Günter Blobel

Intracellular Protein Traffic

Category: Lectures

Date: 1 July 2003

Duration: 30 min

Quality: HD MD SD

Günter Blobel (2003) - Intracellular Protein Traffic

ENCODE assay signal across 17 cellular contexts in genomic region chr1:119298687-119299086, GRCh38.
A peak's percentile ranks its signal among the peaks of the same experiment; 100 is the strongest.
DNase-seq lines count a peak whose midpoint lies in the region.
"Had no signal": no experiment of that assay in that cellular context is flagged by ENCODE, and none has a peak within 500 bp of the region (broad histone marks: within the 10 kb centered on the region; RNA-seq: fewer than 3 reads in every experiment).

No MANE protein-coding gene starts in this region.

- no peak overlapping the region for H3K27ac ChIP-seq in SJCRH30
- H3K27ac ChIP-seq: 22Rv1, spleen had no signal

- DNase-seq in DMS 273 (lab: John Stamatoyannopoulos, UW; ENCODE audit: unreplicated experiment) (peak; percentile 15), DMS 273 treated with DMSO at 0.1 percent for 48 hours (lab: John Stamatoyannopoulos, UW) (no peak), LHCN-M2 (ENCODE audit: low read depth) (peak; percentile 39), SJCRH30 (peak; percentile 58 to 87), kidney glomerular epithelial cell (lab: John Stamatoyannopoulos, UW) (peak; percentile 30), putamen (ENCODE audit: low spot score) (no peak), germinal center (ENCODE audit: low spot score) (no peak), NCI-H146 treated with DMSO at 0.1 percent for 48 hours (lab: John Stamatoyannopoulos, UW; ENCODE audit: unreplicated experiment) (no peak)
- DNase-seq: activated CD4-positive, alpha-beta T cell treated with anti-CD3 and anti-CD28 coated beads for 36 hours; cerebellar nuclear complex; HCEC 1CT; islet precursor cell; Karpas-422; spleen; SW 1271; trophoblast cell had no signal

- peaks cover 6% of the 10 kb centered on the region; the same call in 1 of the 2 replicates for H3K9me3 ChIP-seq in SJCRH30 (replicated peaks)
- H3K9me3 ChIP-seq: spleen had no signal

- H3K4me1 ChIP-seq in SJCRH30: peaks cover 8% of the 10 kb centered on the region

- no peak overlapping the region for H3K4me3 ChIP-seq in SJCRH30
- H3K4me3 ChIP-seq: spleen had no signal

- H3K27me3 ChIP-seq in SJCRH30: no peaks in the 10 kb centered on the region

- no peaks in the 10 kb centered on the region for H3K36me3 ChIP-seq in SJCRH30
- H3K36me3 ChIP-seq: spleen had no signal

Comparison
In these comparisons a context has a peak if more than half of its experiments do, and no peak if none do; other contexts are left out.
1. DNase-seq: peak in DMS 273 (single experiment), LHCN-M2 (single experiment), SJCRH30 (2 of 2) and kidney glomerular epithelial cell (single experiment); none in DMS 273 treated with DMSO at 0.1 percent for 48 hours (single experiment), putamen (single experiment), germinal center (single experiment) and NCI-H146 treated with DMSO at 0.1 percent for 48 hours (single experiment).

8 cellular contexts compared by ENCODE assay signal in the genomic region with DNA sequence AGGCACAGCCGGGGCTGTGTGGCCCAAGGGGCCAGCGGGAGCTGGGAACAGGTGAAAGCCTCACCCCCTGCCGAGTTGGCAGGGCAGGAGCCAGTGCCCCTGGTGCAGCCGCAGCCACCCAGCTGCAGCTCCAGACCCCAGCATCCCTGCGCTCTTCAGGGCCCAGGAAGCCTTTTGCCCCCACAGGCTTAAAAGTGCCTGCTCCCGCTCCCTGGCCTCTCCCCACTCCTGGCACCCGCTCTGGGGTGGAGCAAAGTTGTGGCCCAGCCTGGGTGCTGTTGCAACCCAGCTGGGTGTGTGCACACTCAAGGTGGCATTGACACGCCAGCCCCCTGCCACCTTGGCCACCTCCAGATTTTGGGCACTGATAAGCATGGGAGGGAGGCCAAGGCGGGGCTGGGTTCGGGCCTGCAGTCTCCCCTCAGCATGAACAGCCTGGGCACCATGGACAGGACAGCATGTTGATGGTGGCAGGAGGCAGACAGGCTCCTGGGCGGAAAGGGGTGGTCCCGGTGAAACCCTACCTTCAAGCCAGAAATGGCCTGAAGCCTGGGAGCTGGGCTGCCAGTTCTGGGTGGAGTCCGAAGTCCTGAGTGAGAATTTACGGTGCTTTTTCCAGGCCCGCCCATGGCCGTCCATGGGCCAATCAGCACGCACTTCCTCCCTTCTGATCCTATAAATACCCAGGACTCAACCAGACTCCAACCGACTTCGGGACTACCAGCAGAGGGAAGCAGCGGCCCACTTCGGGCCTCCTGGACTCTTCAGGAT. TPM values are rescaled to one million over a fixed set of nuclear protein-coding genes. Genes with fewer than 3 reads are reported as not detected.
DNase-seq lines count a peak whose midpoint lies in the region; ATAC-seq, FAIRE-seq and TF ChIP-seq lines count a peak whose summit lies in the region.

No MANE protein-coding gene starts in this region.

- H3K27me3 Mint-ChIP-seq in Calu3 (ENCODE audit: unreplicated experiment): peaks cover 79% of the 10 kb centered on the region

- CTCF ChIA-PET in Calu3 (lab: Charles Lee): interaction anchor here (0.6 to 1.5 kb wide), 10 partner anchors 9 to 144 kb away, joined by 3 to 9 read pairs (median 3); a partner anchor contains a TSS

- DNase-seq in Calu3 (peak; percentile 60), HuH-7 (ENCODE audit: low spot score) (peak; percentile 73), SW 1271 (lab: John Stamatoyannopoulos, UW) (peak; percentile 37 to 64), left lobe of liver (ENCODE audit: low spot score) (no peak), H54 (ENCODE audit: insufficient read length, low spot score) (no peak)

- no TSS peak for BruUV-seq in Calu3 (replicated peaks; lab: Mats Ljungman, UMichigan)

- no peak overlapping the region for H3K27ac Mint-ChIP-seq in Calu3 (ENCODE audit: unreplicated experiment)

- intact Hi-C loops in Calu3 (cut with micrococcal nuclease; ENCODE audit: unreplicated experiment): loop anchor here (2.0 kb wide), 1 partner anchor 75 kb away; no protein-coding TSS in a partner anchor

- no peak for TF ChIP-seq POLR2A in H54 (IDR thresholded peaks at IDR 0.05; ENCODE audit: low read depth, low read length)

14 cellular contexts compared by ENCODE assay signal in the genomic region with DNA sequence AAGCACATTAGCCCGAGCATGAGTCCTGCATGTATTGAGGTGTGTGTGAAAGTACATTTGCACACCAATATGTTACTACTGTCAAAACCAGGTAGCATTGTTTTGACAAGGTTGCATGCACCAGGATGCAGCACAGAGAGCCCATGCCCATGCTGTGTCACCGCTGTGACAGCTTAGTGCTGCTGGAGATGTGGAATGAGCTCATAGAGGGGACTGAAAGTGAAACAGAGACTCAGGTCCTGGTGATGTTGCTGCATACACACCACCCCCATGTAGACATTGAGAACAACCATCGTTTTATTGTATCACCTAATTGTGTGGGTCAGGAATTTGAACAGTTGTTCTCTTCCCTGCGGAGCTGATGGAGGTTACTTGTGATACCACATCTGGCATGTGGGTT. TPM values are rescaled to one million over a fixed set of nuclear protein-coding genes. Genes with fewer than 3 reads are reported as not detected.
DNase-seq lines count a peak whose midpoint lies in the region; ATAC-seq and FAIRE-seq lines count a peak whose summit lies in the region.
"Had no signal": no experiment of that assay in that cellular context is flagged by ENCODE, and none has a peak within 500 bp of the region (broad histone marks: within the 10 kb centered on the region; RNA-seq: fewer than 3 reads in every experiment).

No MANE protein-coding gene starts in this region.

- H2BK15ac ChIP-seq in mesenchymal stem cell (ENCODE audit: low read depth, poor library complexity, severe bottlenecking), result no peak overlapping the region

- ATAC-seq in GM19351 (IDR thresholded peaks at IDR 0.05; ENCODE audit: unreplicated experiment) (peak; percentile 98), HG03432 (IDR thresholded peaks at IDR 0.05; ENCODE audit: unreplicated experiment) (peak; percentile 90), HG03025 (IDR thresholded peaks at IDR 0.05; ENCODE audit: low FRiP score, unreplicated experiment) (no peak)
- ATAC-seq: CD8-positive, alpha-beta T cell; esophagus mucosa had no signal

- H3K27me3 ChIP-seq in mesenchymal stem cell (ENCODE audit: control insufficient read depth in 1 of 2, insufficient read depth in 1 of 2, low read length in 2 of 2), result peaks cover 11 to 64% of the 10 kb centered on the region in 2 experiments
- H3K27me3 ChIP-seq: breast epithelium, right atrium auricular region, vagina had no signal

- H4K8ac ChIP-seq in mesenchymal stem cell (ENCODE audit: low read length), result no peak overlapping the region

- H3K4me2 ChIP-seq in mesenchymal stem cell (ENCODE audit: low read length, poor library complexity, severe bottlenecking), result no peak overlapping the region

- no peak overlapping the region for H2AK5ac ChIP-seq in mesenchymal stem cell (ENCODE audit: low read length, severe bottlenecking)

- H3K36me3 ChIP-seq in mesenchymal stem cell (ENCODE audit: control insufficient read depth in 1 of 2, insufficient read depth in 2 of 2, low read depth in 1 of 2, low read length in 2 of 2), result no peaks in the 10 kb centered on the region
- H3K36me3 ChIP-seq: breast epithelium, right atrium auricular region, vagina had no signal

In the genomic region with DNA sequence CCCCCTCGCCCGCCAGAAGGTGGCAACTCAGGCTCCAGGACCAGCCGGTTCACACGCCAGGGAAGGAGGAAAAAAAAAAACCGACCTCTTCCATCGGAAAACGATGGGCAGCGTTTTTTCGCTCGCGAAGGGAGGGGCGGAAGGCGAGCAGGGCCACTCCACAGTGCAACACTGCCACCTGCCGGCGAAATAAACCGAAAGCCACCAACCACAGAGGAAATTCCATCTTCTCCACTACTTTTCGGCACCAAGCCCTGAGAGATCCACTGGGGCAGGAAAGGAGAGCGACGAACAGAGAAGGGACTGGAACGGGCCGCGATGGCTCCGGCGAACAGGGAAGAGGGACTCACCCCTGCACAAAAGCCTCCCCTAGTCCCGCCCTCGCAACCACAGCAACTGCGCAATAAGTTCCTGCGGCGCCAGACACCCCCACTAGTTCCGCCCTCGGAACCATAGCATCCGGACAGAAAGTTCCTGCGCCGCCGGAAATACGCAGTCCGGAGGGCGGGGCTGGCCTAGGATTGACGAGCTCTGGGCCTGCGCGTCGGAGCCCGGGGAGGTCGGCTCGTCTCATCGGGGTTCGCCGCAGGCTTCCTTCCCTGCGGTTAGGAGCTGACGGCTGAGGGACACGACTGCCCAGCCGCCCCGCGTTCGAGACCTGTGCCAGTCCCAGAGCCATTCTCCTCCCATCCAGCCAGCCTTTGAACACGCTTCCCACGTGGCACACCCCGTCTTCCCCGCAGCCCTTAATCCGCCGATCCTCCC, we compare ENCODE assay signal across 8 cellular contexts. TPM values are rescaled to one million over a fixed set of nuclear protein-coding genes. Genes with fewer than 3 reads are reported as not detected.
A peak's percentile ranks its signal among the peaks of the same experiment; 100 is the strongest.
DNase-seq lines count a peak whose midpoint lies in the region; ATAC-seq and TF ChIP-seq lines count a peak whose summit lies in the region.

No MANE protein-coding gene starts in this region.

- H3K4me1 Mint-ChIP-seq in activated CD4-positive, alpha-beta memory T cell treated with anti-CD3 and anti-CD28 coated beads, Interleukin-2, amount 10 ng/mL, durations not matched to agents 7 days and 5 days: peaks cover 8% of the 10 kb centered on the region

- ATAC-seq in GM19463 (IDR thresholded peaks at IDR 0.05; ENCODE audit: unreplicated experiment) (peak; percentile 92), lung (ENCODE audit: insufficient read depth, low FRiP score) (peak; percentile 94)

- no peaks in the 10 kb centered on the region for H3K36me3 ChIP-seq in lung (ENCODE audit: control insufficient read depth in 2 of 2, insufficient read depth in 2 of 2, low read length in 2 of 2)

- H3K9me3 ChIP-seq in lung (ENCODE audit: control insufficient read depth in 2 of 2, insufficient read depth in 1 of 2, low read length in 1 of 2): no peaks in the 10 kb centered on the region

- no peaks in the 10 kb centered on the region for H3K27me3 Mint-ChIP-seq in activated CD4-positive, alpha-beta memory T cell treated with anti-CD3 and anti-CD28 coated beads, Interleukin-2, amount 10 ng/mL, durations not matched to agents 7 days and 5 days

All proteins are synthesized in the cytosol [1], but not all of them are needed there. They have to travel from their birth- to their workplace and to be transported from a ribosome into one of the membrane-enclosed intracellular compartments where they exert their function. These compartments make up nearly half the volume of an average animal cell and include organelles like the mitochondria, the endoplasmatic reticulum, and the nucleus. All proteins, which are bound to leave the cytosol, have built-in amino acid sequences that determine their transport path and destination. Günter Blobel discovered these intrinsic signals in the 1970s, and in the subsequent two decades worked out the universal logistic principles of protein traffic. For this achievement he received the Nobel Prize in Physiology or Medicine in 1999. In this lecture, his second in Lindau, he does not talk about intracellular protein traffic in general, however. Speaking fast and focused, he specifically discusses current issues of nucleocytoplasmatic protein transport and traffic, a field, in which „we have learned a lot during the last five to seven years“. He wants to give his audience „a glimpse of the organization of DNA and chromosomes and the influence the nuclear envelope and its structures have on this organization“. He introduces „the cast of characters, the inventory so to speak, that regulates nuclear im- and export“. His main interest is directed to the nucleopore complexes (NPCs). The surface of a typical nucleus contains between 2000 and 3000 of them. With a molecular mass of about 125 Megadaltons they have 25 times the size of a ribosome. „One million molecules per minute can be transported in and out of the nucleus through these nuclear pore complexes.“ [2]Within the nucleus of eukaryotic cells, DNA is tightly packaged together with histones and other proteins into chromatin fibers. Under the light-microscope one can distinguish two states of chromatin, the highly condensed heterochromatin and the less condensed euchromatin. These states reflect to what extent regions of the DNA are available for transcription (euchromatin) or not (heterochromatin). Interestingly, euchromatin is usually found directly under the NPCs, while heterochromatin is located along the nuclear lamina between the NPCs. Therefore, Blobel hypothesizes, NPCs „influence the state of chromatin condensation, compaction or opening“. Ultimately, he says, “it would be nice to be able to manipulate the chromatin” by targeted protein traffic.Resembling the general rules of protein transport, nuclear im- and export of proteins relies on intrinsic sequences. These sequences are recognized by transport factors, which bind both to an NPC and the respective protein to guide it through the nuclear gate. An important group of these factors are the karyopherins, which Blobel introduces as being „crucial for the dialogue between the nucleus and the cytoplasma that we want to listen into to understand the function of chromatin“. To decipher the language of this dialogue is a daunting task and one of the big challenges of molecular cell biology. Not only because „there are thousands of different substrates that have a nuclear lifestyle“, but also because the detailed structure and functional organization of the NPCs is difficult to reveal in detail. Ten years after this lecture in Lindau, Günter Blobel is still at the forefront of scientific progress in this field. [3]Joachim Pietzsch[1] With the exception of very few that are synthesized in mitochondria or plastids[2] Assuming that a typical mammalian cell contains 3000 to 4000 NPCs and „that each NPC can transport up to 500 macromolecules per second“ makes the performance even more impressive, see B. Alberts et al., Molecular Biology of the Cell, Fifth Edition, 2008, Garland Science, New York, USA, p. 705[3] As his profiles and publication list on the websites of the Rockefeller University (http://www.rockefeller.edu/research/faculty/abstract.php?id=225) and the Howard Hughes Medical Institute (http://www.hhmi.org/research/nucleocytoplasmic-traffic) show